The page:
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What is Fat? - and how do we manage its effects?

Are you an apple or a pear?
The pear shape is the shape most frequently associated with ladies, and hormonal influences that lead to fat deposits on the buttocks, hips and thighs. This fat is referred to as ‘subcutaneous fat’ and located under the surface of the skin. A well-known cereal manufacturer used this in their advertisements some years back as “can you pinch more than an inch?” So subcutaneous fat located under the skin can frequently be pinched between finger and thumb.

The apple shape develops fat in the upper and lower abdominal area, giving a more rotund or distended appearance. This apple shape is referred to as ‘central obesity’, and whilst you will see a layer of subcutaneous fat under the skin’s surface, there is also an accumulation of fat located under the muscle layer and around the organs of the body called ‘visceral fat’. Post menopausal women can see a change in the fat deposits and a change from pear to apple.

Still unsure if you are an apple or pear? Research using latest imaging has found that the waist measurement is an accurate reflection of abdominal fat. A waist measurement deemed to reflect lower health risks is under 37 inches/94 cm for men and 32 inches/81 cm for women. (1)

Visceral fat is considered contributory to insulin resistance, glucose intolerance, dyslipidaemia (abnormal levels of cholesterol and/or triglycerides), hypertension and coronary artery disease. (3) It is possible to have excess visceral fat whilst remaining a normal body weight. In this situation, the visceral fat is stored internally, around the organs.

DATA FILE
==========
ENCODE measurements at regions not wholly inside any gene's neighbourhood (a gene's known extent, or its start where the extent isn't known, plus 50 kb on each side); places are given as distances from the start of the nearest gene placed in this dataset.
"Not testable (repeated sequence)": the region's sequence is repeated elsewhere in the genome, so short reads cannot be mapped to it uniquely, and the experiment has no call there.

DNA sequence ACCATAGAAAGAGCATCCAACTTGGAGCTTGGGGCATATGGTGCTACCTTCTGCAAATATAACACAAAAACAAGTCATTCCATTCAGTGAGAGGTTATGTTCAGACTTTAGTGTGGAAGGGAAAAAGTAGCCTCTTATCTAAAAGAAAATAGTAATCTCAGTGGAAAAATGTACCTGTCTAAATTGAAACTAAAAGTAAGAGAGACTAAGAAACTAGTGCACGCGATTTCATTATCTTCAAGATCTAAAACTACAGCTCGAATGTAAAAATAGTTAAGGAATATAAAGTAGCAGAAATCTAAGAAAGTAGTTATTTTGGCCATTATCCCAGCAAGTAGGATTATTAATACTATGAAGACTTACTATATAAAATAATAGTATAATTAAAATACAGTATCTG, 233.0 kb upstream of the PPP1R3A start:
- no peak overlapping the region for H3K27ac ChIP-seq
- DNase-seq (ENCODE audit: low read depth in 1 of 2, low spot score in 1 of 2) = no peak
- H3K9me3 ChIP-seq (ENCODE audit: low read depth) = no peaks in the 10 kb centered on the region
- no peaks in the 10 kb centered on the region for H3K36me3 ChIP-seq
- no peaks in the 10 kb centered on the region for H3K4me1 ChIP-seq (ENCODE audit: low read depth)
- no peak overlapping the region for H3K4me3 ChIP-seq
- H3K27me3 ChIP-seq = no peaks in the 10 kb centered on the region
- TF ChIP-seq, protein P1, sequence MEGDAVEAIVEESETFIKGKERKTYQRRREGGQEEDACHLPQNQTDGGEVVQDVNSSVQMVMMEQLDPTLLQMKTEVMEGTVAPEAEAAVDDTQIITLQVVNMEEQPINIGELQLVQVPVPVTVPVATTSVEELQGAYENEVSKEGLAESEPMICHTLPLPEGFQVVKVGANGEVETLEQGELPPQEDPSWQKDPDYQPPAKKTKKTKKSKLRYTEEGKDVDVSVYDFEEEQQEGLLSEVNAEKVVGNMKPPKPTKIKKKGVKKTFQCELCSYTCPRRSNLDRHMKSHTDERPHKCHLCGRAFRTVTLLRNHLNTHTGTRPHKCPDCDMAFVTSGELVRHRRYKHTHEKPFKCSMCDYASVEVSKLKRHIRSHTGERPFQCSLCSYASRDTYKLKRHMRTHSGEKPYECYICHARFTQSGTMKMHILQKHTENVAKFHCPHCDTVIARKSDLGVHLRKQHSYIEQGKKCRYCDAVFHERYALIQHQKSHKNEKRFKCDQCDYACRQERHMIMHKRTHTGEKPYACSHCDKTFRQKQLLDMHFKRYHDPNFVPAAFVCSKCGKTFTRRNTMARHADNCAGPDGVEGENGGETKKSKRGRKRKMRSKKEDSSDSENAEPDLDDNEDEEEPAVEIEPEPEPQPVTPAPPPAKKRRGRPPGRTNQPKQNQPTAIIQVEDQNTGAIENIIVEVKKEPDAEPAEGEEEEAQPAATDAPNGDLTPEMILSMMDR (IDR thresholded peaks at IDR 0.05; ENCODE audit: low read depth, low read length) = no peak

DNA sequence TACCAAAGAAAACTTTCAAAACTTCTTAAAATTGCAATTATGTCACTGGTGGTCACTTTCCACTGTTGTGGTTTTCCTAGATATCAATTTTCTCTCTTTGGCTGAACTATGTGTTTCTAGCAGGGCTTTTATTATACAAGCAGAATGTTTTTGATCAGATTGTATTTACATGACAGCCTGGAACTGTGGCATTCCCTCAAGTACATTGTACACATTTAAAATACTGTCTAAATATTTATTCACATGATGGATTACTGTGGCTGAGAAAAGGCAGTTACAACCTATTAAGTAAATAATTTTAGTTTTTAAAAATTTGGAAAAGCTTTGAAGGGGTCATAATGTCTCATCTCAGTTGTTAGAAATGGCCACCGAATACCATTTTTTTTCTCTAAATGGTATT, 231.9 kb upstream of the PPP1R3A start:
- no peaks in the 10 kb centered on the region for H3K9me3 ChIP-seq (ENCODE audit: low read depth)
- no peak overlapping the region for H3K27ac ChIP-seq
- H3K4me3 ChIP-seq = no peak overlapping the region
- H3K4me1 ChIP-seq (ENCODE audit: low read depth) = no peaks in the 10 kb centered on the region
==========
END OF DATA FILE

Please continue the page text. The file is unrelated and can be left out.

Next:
Is it a simple case of eat less?
For many, excess food is the reason behind weight and obesity: equally, it may be poor food choices. However, it also appears that there are genetic predispositions which can play a factor. (4) Lack of exercise and dietary factors, however, remain a vital part of weight, obesity and visceral fat.

Did you know that when you lose weight your fat cells shrink, but you never decrease the number? This goes some way to explaining the weight loss and rapid gain often found by frequent dieters.

If all the diets that you’ve tried that state “eat less, exercise more” have resulted in only meagre weight loss, should you be considering other reasons for not losing weight?

Insulin resistance
Insulin, a hormone that carries glucose into the cells of the body, is produced in the pancreas. Insulin resistance is found in both obesity and type 2 diabetes. In both of these conditions, fat cells become desensitised to the effects of insulin, resulting in an increased demand on the pancreas to produce greater insulin supplies. Eventually, the pancreas fails to keep up with the need by the body for insulin, leading to the development of type 2 diabetes. (Type 2 diabetes refers to non-insulin-dependent, or ‘adult onset’ diabetes).